For the last ten years, Dr. Gregg Homer has been developing a laser eye procedure to turn brown eyes into blue eyes. There is some fascinating science involved, but does it mean that this form of elective cosmetic manipulation is necessary? Is it any different from dying your hair, a piercing, or plastic surgery?
Before the irreversible procedure takes place, a picture of the iris is taken creating a blue print for the laser work. A specific frequency of electromagnetic radiation is applied to the iris. The totality of the procedure lasts approximately 20 seconds, but the results are permanent.
The laser targets melanin, the pigment in the eye responsible for brown color. Melanin is the polymer responsible for giving color to various areas of the body, most commonly the skin. It is not unique to humans, as melanin is present in most animals.
Dr. Homer began testing the procedure in 2004 on animals. After years of acquiring money from investors, he has performed the laser treatment on cadavers and now on live patients. In Mexico, 17 patients who possess very short-sided vision have had the procedure done in exchange for a lens transplant. Side effects can include double vision and glare, but have not been experienced. He is able to closely monitor the results because of his Spanish fluency. On the limited number of patients so far, there has only been success.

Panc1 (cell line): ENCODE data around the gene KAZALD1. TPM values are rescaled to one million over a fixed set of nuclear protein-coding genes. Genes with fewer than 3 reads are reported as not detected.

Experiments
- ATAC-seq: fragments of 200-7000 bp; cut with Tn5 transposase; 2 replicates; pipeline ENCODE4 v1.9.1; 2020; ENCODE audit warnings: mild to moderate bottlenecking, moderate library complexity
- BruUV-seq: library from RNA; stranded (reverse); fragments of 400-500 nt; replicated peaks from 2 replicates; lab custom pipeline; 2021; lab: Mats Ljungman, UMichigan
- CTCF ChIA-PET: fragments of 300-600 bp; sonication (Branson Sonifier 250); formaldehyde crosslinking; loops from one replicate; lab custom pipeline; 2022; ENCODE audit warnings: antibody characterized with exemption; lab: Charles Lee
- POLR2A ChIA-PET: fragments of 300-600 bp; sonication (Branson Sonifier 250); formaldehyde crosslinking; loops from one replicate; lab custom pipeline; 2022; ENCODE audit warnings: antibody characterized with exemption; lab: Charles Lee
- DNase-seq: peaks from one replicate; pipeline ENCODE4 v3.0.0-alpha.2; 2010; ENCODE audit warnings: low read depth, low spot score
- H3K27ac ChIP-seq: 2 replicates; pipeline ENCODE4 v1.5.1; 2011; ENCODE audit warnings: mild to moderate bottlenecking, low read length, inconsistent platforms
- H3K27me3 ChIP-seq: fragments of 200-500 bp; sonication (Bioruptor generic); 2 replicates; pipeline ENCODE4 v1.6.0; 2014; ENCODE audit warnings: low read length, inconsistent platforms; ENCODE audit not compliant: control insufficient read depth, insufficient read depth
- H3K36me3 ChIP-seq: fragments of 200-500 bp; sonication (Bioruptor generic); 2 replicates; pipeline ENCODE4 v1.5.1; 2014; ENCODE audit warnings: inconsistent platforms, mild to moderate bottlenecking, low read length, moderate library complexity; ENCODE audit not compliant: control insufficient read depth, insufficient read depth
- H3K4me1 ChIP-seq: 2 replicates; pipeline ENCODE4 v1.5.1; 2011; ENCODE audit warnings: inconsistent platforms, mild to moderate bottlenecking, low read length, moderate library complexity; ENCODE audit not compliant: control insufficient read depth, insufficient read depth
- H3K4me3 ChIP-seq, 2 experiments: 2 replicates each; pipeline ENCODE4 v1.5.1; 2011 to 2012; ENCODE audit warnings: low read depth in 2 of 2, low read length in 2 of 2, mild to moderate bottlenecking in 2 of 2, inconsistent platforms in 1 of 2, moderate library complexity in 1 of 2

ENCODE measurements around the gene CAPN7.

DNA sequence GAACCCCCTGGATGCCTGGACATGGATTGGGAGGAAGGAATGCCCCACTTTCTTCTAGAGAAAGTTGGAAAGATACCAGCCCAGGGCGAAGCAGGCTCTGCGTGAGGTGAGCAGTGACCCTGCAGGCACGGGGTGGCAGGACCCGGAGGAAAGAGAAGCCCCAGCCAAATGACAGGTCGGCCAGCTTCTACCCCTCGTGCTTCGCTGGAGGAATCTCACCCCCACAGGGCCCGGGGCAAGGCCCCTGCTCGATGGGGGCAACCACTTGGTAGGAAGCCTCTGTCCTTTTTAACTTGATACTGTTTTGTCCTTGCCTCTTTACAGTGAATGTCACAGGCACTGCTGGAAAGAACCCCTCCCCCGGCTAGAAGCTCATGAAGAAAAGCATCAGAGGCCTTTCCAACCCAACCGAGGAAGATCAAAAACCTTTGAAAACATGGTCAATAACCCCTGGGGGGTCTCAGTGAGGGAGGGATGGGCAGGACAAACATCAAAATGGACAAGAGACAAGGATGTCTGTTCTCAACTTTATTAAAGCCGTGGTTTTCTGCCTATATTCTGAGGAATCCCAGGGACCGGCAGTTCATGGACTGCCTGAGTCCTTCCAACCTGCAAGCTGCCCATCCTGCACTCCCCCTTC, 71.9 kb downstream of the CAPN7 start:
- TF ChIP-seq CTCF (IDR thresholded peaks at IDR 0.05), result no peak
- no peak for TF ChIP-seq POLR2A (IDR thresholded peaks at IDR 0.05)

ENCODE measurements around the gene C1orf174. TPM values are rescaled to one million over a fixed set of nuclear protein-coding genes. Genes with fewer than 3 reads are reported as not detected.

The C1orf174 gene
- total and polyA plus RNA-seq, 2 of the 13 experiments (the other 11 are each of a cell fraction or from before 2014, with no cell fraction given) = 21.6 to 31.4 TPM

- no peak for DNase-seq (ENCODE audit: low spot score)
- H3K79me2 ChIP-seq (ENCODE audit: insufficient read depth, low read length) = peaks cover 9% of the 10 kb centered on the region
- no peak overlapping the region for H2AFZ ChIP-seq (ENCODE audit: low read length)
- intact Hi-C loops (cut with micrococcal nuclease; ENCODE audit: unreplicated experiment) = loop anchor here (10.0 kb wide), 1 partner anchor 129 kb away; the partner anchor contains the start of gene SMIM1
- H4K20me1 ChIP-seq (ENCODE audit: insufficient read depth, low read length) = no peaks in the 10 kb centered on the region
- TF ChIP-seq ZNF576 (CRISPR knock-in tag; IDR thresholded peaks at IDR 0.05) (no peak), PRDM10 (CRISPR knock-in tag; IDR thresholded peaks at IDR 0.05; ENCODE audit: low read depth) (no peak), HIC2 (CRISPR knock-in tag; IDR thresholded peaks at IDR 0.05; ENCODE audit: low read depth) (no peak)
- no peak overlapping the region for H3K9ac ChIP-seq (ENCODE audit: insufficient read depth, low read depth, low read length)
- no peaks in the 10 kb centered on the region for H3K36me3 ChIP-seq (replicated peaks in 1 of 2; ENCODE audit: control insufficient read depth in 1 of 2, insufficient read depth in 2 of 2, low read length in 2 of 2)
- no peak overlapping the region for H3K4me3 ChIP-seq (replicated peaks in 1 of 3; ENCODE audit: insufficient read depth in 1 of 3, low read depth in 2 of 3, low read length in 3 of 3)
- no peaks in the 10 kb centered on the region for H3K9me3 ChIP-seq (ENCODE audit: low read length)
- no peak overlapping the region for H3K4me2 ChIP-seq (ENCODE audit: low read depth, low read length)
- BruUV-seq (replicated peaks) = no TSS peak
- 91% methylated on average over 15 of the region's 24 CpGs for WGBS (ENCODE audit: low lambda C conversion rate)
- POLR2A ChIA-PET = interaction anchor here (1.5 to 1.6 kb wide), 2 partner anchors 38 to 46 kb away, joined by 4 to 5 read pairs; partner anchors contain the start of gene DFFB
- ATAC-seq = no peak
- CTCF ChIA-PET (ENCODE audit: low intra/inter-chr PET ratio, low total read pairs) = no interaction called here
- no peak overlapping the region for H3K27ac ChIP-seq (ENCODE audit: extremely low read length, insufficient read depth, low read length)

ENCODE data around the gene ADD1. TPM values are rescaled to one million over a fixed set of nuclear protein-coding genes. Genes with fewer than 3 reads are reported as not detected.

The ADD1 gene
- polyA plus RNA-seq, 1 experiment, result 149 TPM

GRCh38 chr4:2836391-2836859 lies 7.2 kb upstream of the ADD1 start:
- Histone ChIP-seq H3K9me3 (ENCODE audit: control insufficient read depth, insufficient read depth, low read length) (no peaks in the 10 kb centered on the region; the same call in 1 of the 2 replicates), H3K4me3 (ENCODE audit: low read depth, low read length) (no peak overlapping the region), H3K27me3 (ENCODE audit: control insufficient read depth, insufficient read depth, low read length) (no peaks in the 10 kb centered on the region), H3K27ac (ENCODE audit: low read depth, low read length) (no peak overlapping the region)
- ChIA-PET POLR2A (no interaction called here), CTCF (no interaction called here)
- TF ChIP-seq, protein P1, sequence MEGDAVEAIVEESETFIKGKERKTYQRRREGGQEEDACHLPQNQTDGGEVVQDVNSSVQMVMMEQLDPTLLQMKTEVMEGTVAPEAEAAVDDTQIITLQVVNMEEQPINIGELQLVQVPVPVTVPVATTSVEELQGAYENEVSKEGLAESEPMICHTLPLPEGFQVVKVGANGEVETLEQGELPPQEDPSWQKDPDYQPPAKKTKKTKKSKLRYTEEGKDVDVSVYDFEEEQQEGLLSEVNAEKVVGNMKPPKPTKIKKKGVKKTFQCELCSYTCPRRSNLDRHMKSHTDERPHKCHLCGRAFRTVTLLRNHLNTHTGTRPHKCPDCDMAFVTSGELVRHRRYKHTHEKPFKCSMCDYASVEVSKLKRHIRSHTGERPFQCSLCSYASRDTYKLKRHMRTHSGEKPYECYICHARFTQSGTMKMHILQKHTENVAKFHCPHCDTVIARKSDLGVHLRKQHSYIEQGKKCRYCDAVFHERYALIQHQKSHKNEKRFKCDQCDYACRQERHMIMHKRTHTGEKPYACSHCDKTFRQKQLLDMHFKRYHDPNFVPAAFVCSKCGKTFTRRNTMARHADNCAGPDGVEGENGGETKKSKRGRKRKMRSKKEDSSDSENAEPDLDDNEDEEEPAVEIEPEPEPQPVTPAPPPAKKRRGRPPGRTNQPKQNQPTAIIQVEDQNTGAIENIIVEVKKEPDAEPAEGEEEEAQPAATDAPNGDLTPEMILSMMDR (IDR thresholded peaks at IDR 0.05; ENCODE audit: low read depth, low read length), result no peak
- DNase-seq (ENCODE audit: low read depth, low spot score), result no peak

The procedure isn’t coming stateside anytime soon, it appears to still be three years away due to the lengthy approval necessary for medical treatments. However, overseas the technology could launch within 18 months.
Afternoon Inquisition Question: Does this differ in anyway from other elective cosmetic modifications? Does this simple procedure allow one to identify with a different race, as eye color is often very specific? Is this particular transformation more troublesome than others? Does it create a good type of diversity?